whole nations of people, who, as the history itself shews, had given
them no offence; that they put all those nations to the sword; that they
spared neither age nor infancy; that they utterly destroyed men, women
and children; that they left not a soul to breathe; expressions that are
repeated over and over again in those books, and that too with exulting
ferocity; are we sure these things are facts? are we sure that the
Creator of man commissioned those things to be done? Are we sure that
the books that tell us so were written by his authority?

It is not the antiquity of a tale that is an evidence of its truth;
on the contrary, it is a symptom of its being fabulous; for the more
ancient any history pretends to be, the more it has the resemblance of
a fable. The origin of every nation is buried in fabulous tradition, and
that of the Jews is as much to be suspected as any other.

To charger the commission of things upon the Almighty, which in their
own nature, and by every rule of moral justice, are crimes, as all
assassination is, and more especially the assassination of infants, is
matter of serious concern. The Bible tells us, that those assassinations
were done by the express command of God. To believe therefore the Bible
to be true, we must unbelieve all our belief in the moral justice of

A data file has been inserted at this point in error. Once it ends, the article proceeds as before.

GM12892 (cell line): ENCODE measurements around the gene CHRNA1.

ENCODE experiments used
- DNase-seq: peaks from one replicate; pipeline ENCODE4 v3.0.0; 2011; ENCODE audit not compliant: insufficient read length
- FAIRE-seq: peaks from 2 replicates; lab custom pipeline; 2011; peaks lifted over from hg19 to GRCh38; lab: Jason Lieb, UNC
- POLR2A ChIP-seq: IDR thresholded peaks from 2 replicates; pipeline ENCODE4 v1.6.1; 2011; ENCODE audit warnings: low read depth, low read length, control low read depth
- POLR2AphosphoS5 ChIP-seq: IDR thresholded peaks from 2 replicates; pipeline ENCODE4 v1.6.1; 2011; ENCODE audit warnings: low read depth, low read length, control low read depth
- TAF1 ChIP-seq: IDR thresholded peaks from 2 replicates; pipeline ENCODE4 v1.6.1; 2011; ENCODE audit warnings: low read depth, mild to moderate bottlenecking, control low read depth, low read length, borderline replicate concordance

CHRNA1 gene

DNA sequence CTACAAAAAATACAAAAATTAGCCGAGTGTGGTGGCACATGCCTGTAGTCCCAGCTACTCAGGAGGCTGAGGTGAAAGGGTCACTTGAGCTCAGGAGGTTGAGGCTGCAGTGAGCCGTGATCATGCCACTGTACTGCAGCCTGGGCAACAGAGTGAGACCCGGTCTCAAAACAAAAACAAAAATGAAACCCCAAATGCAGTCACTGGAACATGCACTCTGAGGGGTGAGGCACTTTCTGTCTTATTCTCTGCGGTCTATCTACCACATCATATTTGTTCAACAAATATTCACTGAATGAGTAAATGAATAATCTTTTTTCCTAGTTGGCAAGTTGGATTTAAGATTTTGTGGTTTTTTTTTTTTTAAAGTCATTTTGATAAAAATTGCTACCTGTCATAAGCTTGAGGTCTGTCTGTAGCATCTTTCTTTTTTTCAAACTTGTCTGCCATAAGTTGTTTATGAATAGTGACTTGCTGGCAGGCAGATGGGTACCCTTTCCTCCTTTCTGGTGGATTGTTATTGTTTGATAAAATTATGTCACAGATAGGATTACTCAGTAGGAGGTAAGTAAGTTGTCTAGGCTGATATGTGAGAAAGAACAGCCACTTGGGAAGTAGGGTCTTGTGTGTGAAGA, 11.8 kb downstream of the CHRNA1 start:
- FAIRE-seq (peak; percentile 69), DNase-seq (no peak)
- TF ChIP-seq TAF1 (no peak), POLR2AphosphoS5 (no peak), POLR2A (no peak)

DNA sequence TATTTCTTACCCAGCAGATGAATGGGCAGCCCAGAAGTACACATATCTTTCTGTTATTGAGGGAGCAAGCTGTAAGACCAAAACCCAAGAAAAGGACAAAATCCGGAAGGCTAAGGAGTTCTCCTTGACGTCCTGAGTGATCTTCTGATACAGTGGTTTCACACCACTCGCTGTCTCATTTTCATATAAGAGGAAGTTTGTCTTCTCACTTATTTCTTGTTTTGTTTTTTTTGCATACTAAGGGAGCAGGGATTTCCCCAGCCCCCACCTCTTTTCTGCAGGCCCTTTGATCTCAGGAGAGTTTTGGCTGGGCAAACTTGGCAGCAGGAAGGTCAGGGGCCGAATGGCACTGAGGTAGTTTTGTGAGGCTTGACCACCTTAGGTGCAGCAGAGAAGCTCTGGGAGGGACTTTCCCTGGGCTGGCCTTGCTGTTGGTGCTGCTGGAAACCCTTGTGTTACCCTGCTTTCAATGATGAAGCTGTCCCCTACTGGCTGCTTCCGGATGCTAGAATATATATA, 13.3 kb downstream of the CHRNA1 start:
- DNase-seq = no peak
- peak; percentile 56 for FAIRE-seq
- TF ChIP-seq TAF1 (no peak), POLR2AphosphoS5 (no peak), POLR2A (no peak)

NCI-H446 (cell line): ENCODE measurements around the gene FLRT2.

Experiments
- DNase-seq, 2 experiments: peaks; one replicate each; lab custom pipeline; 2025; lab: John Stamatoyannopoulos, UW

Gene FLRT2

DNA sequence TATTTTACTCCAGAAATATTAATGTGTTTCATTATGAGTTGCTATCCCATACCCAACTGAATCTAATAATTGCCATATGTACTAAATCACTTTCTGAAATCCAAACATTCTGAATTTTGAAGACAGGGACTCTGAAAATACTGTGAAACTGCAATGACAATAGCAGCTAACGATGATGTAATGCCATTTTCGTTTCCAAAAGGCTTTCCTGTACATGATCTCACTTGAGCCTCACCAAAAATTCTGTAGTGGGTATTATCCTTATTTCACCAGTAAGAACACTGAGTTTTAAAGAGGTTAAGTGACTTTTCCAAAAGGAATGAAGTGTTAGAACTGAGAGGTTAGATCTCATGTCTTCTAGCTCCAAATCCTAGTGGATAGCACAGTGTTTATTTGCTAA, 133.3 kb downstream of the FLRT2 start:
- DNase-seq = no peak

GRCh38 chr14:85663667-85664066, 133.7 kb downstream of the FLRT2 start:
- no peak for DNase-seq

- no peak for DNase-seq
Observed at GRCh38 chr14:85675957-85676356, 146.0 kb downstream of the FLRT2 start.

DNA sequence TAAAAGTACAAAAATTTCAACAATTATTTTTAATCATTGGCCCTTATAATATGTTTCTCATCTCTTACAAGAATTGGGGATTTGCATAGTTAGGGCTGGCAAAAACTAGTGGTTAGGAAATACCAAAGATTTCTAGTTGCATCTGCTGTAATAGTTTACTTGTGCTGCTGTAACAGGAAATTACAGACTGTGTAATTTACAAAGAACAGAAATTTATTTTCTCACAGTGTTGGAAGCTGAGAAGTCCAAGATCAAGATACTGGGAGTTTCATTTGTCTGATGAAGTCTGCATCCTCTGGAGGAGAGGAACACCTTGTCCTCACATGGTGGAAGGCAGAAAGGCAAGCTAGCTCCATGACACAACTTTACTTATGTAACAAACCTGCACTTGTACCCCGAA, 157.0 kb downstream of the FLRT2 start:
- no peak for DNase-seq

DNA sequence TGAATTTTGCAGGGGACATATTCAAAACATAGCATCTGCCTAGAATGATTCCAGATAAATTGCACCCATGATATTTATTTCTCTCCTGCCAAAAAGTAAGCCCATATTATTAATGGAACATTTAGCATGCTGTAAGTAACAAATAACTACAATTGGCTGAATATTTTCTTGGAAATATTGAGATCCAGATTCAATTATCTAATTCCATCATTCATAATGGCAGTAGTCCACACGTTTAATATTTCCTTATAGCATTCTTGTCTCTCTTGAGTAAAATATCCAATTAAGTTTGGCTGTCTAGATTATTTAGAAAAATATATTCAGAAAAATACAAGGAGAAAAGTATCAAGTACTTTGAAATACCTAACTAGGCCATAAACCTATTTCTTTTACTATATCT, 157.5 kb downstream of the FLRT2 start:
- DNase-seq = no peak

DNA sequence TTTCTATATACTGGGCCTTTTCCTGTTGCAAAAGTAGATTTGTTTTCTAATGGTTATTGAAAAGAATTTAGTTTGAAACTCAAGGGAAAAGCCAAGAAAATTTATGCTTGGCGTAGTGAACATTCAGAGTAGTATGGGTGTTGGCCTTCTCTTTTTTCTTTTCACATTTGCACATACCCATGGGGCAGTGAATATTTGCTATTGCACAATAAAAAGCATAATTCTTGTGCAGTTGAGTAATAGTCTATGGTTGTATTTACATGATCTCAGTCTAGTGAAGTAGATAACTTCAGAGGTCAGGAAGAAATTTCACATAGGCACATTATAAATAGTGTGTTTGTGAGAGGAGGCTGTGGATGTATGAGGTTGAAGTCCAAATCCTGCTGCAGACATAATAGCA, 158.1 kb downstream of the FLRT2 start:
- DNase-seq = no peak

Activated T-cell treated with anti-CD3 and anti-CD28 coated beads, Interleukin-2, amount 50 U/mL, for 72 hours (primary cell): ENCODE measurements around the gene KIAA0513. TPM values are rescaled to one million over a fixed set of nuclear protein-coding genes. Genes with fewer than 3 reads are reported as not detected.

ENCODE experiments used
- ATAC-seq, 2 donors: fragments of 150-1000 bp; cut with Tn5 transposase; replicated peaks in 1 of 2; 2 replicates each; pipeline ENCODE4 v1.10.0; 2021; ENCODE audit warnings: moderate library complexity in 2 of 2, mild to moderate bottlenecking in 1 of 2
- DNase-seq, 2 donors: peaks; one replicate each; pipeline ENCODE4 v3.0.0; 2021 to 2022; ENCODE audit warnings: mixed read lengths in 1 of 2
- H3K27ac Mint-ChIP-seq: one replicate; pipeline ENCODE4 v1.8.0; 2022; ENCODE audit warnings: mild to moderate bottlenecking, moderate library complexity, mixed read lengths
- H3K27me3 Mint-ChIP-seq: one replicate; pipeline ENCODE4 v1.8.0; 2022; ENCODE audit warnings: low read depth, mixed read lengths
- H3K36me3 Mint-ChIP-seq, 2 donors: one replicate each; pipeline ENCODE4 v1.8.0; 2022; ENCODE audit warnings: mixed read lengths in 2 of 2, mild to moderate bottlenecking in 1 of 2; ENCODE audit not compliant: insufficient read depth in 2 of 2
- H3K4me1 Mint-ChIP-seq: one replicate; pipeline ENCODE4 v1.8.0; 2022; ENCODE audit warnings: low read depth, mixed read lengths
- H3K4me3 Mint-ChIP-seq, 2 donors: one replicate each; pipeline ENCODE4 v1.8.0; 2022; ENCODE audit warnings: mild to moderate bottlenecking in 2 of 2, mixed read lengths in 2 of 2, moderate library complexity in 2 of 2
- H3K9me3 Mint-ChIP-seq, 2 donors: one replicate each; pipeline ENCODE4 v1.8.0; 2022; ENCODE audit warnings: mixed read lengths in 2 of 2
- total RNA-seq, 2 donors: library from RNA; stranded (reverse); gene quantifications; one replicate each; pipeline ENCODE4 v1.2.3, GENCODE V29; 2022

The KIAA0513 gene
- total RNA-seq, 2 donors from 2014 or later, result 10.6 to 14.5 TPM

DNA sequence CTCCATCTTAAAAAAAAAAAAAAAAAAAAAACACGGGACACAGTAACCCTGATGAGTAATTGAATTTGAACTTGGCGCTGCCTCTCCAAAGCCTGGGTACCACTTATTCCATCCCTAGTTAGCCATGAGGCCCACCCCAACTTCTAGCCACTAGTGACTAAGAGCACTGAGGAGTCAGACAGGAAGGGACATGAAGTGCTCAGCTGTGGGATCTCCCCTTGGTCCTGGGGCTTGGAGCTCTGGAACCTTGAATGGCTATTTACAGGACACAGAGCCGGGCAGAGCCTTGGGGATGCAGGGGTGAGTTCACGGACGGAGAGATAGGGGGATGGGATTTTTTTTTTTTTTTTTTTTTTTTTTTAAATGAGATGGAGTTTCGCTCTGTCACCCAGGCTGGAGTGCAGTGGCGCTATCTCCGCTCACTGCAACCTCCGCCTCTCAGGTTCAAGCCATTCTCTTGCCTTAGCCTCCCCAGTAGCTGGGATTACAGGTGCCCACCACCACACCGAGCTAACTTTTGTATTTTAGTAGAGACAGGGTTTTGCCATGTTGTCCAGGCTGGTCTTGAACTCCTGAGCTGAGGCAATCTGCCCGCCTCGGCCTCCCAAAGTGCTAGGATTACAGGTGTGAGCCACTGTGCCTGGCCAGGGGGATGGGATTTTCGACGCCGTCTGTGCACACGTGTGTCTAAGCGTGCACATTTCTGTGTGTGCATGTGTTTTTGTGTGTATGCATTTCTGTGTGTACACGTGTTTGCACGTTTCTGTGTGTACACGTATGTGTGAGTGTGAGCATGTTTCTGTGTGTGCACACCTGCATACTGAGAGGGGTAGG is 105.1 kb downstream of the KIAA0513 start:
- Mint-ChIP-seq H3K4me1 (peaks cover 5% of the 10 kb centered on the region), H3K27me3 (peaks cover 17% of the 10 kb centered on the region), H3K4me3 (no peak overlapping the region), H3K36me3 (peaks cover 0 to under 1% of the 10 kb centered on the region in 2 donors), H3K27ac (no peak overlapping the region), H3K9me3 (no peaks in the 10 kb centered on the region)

God; for wherein could crying or smiling infants offend? And to read
the Bible without horror, we must undo every thing that is tender,
sympathising, and benevolent in the heart of man. Speaking for myself,
if I had no other evidence that the Bible is fabulous, than the
sacrifice I must make to believe it to be true, that alone would be
sufficient to determine my choice.

But in addition to all the moral evidence against the Bible, I will, in
the progress of this work, produce such other evidence as even a
priest cannot deny; and show, from that evidence, that the Bible is not
entitled to credit, as being the word of God.

But, before I proceed to this examination, I will show wherein the Bible
differs from all other ancient writings with respect to the nature of
the evidence necessary to establish its authenticity; and this is is
the more proper to be done, because the advocates of the Bible, in their
answers to the former part of 'The Age of Reason,' undertake to say, and
they put some stress thereon, that the authenticity of the Bible is as
well established as that of any other ancient book: as if our belief of
the one could become any rule for our belief of the other.

I know, however, but of one ancient book that authoritatively challenges